Maybe the problem is that I just don't understand the point that Mr. Matthews is trying to make. Why don't we start there. What do you think he is actually trying to say?


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Stan James
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The only value of the design process is delivering some difference from a previous design. A more attractive wheel or a lighter, stronger one.
Once design is done you want every item produced from the design as nearly identical as possible. All them matching wheels.
There are some interesting intellectual arguments about what this means in software. Some people believe there is a point where "design" is done and "construction" aka coding begins. Others believe that since one design at nearly any level of abstraction above code could have many different code implementations there must be some sort of design going on right to the last code change before compiling. We do expect the compiler to produce identical products once that design is done.
My reaction at the end of these arguments is a big yawn. Call it design, call it coding, the time you spend reading this is not doing either, slacker! (oops, or the time I spent writing it)


A good question is never answered. It is not a bolt to be tightened into place but a seed to be planted and to bear more seed toward the hope of greening the landscape of the idea. John Ciardi
Warren Dew
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It strikes me that the manufacturing process for wheels is more similar to pressing CDs or serving web pages - ideally, it's an equivalent product each time.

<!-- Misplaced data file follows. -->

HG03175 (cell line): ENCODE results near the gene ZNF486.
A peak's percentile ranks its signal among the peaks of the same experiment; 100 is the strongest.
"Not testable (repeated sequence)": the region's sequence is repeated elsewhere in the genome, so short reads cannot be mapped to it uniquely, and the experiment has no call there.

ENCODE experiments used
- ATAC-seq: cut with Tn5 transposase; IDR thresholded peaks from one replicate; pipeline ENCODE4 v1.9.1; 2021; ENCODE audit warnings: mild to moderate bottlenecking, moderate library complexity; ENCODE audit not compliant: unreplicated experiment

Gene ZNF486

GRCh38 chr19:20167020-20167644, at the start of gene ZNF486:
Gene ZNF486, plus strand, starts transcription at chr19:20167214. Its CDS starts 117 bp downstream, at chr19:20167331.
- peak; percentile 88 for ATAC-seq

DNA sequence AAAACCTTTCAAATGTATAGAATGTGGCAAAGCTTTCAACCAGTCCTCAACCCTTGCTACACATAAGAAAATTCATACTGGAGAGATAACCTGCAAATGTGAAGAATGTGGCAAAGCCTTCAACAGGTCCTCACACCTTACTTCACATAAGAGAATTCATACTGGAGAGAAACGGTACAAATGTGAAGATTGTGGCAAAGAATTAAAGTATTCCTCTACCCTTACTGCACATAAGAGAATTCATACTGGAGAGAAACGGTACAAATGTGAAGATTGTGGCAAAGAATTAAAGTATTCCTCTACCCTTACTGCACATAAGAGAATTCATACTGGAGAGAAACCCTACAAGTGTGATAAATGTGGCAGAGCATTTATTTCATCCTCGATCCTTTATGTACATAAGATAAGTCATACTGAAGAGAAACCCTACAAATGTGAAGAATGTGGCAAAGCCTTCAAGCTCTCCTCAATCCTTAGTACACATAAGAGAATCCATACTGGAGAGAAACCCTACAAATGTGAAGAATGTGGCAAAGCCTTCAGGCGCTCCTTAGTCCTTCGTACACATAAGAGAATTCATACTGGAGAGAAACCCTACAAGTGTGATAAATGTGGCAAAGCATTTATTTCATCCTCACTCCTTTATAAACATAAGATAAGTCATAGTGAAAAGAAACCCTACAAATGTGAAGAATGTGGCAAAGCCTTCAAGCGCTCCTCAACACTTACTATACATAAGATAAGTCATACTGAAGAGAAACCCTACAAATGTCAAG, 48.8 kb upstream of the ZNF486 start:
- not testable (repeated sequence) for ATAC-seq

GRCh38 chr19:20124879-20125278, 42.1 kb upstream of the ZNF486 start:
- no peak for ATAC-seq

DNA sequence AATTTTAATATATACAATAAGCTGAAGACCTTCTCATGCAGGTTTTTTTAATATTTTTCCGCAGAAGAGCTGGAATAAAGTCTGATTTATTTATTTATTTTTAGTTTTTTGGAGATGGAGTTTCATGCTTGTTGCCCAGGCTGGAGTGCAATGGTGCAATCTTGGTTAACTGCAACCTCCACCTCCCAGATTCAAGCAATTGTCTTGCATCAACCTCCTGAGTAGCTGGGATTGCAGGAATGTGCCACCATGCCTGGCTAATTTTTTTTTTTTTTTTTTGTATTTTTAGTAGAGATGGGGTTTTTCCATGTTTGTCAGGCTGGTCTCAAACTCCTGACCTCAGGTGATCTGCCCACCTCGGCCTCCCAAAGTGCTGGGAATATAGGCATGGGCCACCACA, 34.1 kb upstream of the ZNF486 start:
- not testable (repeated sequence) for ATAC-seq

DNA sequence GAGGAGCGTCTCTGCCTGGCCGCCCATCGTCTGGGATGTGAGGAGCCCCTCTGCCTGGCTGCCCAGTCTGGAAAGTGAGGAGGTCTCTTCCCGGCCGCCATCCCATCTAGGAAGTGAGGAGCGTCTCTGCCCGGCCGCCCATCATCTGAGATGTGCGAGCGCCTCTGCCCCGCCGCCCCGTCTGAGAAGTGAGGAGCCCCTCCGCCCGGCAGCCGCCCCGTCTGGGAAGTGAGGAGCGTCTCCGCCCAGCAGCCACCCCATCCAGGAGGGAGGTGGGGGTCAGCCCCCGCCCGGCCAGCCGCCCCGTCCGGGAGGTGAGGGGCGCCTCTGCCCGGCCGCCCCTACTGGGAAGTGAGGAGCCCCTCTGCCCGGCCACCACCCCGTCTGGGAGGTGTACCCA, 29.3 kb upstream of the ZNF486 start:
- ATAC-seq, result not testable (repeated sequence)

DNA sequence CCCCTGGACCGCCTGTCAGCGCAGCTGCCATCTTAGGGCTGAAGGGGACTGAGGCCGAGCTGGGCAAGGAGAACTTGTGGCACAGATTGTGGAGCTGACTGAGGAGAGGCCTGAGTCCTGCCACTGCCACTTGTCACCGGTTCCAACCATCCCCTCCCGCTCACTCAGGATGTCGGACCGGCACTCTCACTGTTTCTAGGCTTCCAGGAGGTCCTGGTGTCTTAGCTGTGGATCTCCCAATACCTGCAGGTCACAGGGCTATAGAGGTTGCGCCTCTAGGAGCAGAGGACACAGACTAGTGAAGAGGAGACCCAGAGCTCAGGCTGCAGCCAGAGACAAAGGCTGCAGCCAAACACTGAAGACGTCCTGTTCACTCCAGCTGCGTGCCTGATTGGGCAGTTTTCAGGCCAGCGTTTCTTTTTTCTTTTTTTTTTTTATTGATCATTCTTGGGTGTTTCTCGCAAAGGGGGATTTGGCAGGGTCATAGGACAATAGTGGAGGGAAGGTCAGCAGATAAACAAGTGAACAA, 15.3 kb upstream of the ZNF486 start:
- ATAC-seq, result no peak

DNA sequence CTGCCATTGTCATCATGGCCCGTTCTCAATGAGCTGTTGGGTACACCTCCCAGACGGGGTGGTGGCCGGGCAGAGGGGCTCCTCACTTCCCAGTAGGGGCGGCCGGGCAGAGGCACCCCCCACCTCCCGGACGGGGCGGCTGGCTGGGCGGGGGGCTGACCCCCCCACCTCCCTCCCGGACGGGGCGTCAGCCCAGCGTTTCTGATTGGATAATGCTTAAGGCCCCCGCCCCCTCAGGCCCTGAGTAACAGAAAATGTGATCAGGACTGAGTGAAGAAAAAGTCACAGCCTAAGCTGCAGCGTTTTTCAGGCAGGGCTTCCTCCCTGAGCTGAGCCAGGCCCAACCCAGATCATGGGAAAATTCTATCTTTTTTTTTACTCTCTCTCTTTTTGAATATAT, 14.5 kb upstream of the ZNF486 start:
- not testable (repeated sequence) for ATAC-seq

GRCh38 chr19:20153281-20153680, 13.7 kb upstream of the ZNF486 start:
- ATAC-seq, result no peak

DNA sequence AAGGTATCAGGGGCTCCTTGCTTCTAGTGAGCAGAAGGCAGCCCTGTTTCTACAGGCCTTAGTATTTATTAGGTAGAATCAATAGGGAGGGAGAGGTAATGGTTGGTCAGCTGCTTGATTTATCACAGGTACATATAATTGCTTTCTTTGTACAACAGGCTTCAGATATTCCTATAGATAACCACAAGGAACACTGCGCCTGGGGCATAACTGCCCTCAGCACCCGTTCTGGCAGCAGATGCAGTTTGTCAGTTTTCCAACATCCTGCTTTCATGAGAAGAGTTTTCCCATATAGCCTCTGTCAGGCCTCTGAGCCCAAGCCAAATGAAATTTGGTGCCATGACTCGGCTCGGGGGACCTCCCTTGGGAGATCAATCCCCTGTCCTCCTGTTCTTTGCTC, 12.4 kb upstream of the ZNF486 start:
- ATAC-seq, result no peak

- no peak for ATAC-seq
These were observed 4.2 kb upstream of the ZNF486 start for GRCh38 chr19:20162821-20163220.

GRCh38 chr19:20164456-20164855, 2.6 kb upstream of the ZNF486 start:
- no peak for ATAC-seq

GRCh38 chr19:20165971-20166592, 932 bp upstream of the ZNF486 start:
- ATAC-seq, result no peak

I think the manufacturing industry would call what we do "development" - inclusive of both software design and coding. When Goodyear, say, develops a new tire line, they do go through a bunch of stages of figuring out what's needed (e.g., "a good high speed snow tire"), integrating new technologies (e.g., new silica tread compounds), figuring out the details, and integrating it into their manufacturing process. I don't think that's all that different from what software engineers do, from a big picture process standpoint.
As for standardization, I think they do a pretty good job on the interfaces. For automobiles, for example, there are standardized wheel sizes, which means you can typically choose from several different tire manufacturers and tire models without having to buy a new wheel.
Warren Dew
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For example, virtually every Windows based software works exactly the same way with the same keystrokes invoking the same functions. When I drive my wife's car it takes me a little while to orient myself because the controls for the windshield wipers and the lights are in a different place.

On the other hand, if you both had a car from the same manufacturer, this might not be a problem ... and if one of you had a Mac or a Linux box, you might have even more of a problem adjusting to each others' machines.